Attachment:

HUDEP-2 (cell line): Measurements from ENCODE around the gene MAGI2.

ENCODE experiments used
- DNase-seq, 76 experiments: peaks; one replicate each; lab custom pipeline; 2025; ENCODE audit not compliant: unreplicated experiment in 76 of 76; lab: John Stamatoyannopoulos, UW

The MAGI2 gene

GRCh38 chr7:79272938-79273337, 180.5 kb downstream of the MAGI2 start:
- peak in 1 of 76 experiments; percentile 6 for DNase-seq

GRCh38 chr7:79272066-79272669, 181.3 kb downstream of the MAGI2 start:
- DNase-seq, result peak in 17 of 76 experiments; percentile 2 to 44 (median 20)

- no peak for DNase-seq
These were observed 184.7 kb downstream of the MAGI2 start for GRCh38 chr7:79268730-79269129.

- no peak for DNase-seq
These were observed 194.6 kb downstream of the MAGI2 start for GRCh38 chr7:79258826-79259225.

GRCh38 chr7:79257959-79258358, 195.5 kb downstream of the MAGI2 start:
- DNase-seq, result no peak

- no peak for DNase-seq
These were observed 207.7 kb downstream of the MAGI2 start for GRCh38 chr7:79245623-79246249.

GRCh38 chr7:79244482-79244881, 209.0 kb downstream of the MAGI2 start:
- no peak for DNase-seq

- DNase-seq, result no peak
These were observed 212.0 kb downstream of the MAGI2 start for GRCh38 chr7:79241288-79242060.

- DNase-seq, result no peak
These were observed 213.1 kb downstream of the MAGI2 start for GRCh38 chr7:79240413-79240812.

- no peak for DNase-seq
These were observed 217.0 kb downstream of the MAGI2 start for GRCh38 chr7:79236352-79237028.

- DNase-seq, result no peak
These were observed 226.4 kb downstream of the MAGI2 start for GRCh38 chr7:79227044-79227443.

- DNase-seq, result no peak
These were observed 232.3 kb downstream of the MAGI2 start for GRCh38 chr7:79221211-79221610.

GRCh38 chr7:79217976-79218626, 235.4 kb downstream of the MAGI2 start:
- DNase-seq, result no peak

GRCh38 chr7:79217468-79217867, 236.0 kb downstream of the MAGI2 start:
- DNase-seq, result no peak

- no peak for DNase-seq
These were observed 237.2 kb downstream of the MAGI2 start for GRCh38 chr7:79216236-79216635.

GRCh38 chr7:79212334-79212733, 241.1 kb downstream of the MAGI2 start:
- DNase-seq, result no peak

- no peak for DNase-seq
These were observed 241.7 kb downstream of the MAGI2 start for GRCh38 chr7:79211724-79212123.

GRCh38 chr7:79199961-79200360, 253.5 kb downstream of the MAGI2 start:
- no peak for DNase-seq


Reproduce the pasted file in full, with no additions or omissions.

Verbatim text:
HUDEP-2 (cell line): Measurements from ENCODE around the gene MAGI2.

ENCODE experiments used
- DNase-seq, 76 experiments: peaks; one replicate each; lab custom pipeline; 2025; ENCODE audit not compliant: unreplicated experiment in 76 of 76; lab: John Stamatoyannopoulos, UW

The MAGI2 gene

GRCh38 chr7:79272938-79273337, 180.5 kb downstream of the MAGI2 start:
- peak in 1 of 76 experiments; percentile 6 for DNase-seq

GRCh38 chr7:79272066-79272669, 181.3 kb downstream of the MAGI2 start:
- DNase-seq, result peak in 17 of 76 experiments; percentile 2 to 44 (median 20)

- no peak for DNase-seq
These were observed 184.7 kb downstream of the MAGI2 start for GRCh38 chr7:79268730-79269129.

- no peak for DNase-seq
These were observed 194.6 kb downstream of the MAGI2 start for GRCh38 chr7:79258826-79259225.

GRCh38 chr7:79257959-79258358, 195.5 kb downstream of the MAGI2 start:
- DNase-seq, result no peak

- no peak for DNase-seq
These were observed 207.7 kb downstream of the MAGI2 start for GRCh38 chr7:79245623-79246249.

GRCh38 chr7:79244482-79244881, 209.0 kb downstream of the MAGI2 start:
- no peak for DNase-seq

- DNase-seq, result no peak
These were observed 212.0 kb downstream of the MAGI2 start for GRCh38 chr7:79241288-79242060.

- DNase-seq, result no peak
These were observed 213.1 kb downstream of the MAGI2 start for GRCh38 chr7:79240413-79240812.

- no peak for DNase-seq
These were observed 217.0 kb downstream of the MAGI2 start for GRCh38 chr7:79236352-79237028.

- DNase-seq, result no peak
These were observed 226.4 kb downstream of the MAGI2 start for GRCh38 chr7:79227044-79227443.

- DNase-seq, result no peak
These were observed 232.3 kb downstream of the MAGI2 start for GRCh38 chr7:79221211-79221610.

GRCh38 chr7:79217976-79218626, 235.4 kb downstream of the MAGI2 start:
- DNase-seq, result no peak

GRCh38 chr7:79217468-79217867, 236.0 kb downstream of the MAGI2 start:
- DNase-seq, result no peak

- no peak for DNase-seq
These were observed 237.2 kb downstream of the MAGI2 start for GRCh38 chr7:79216236-79216635.

GRCh38 chr7:79212334-79212733, 241.1 kb downstream of the MAGI2 start:
- DNase-seq, result no peak

- no peak for DNase-seq
These were observed 241.7 kb downstream of the MAGI2 start for GRCh38 chr7:79211724-79212123.

GRCh38 chr7:79199961-79200360, 253.5 kb downstream of the MAGI2 start:
- no peak for DNase-seq